Are You Prone to Skin Cancer?
Many of us experienced skin cancer of one type or another over the years. I am one of the lucky ones, having never experienced skin cancer of any type. Unfortunately, this is not the case for most people I know. My husband, for example, had six areas needing treatment just this year. The type he had was basal cell carcinoma, which is generally slow-growing and not life-threatening but still needed attention. The dermatologist burned off three areas in his office, which was not a big deal. However, three Mohs surgeries were necessary, followed by plastic surgery to repair the wounds using skin from his neck and back. It was not fun. In addition, the procedures left him with scars in easily visible places. Fortunately, a friend recommended Moderna, Advanced Scar Gel. which did a beautiful job of minimizing the scars.
My husband had numerous other bouts of skin cancer in previous years, some requiring chemotherapy treatment. We know he is particularly at risk moving forward as he has light hair and eyes, skin that burns easily, and a history of excessive sun exposure from years spent at the beach and playing outdoor sports like golf and tennis. These earlier bouts with skin cancer also put him at higher risk in the future. Additional risk factors, which he does not have, include using tanning beds and a compromised immune system.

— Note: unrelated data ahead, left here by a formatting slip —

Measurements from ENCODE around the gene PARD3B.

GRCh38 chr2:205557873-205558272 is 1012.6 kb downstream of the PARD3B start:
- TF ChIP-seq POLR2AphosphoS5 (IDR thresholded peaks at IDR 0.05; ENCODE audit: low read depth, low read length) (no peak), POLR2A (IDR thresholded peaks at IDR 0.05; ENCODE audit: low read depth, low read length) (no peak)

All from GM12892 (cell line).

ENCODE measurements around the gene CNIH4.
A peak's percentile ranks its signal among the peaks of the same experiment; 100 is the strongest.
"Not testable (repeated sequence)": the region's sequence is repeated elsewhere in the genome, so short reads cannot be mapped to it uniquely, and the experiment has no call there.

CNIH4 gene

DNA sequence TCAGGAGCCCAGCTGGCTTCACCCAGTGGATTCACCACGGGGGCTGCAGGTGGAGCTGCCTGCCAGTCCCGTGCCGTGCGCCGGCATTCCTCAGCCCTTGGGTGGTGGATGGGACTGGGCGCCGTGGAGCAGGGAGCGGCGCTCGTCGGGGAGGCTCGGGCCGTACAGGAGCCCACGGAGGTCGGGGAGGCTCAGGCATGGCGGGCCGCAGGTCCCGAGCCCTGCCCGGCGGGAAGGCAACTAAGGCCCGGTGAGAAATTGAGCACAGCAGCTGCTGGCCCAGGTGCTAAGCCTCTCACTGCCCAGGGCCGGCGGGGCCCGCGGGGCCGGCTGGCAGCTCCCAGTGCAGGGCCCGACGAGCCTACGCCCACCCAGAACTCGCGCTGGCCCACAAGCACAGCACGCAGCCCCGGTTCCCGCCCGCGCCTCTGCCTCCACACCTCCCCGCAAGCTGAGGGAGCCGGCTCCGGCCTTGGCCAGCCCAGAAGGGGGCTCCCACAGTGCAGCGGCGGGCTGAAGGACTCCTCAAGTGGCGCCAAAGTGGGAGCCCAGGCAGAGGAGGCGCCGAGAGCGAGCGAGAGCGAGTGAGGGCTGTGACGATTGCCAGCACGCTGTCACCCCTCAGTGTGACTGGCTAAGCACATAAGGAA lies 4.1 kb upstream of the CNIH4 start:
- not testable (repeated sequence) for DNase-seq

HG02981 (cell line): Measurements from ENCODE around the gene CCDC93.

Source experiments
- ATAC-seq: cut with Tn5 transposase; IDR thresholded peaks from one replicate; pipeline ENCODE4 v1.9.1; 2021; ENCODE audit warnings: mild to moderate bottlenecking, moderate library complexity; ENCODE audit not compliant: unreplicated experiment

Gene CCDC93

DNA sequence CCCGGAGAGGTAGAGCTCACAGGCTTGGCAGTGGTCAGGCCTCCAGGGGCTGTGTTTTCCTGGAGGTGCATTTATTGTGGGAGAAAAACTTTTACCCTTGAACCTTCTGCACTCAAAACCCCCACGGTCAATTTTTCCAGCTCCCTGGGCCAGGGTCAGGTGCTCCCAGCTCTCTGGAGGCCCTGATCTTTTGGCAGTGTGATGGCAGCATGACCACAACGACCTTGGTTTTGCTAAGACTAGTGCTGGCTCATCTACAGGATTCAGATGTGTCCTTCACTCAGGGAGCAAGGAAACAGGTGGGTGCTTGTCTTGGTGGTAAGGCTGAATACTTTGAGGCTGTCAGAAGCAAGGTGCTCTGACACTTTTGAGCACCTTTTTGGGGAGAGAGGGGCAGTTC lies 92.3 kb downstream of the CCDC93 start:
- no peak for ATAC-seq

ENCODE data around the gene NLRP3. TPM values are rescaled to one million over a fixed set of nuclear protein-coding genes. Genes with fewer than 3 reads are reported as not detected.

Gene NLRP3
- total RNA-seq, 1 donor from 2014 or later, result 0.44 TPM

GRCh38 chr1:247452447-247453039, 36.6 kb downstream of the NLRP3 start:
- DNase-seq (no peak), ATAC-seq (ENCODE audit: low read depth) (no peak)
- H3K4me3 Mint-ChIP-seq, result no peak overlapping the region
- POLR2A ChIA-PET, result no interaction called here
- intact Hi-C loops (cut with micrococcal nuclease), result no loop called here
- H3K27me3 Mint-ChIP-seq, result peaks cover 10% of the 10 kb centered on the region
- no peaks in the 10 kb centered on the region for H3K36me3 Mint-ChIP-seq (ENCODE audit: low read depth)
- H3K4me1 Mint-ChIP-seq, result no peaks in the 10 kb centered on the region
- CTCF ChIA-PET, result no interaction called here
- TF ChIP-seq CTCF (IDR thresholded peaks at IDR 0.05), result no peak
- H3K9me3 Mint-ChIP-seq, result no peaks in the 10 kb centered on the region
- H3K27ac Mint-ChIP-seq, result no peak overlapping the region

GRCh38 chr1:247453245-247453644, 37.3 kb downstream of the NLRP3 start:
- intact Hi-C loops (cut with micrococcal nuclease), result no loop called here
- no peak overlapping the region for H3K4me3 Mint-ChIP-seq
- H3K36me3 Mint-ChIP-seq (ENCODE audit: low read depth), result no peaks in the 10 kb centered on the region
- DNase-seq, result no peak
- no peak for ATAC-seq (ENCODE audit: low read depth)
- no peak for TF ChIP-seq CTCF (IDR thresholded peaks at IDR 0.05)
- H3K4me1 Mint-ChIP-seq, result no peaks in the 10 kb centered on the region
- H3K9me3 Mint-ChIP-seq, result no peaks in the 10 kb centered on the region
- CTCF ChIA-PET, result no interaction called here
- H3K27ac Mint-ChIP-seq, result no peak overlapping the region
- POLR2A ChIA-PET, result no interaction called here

Have you thought about your own risk?
Types of Skin Cancer
There are several types of skin cancer, categorized based on the cells from which they originate. The three most common types are:
Basal Cell Carcinoma (BCC): This is the most common type of skin cancer. It typically develops in the basal cells, which are found in the lower part of the epidermis (the outermost layer of the skin). BCC often appears as a pearly or waxy bump, a flat, flesh-colored, or brown scar-like lesion, or a pink growth with an elevated border.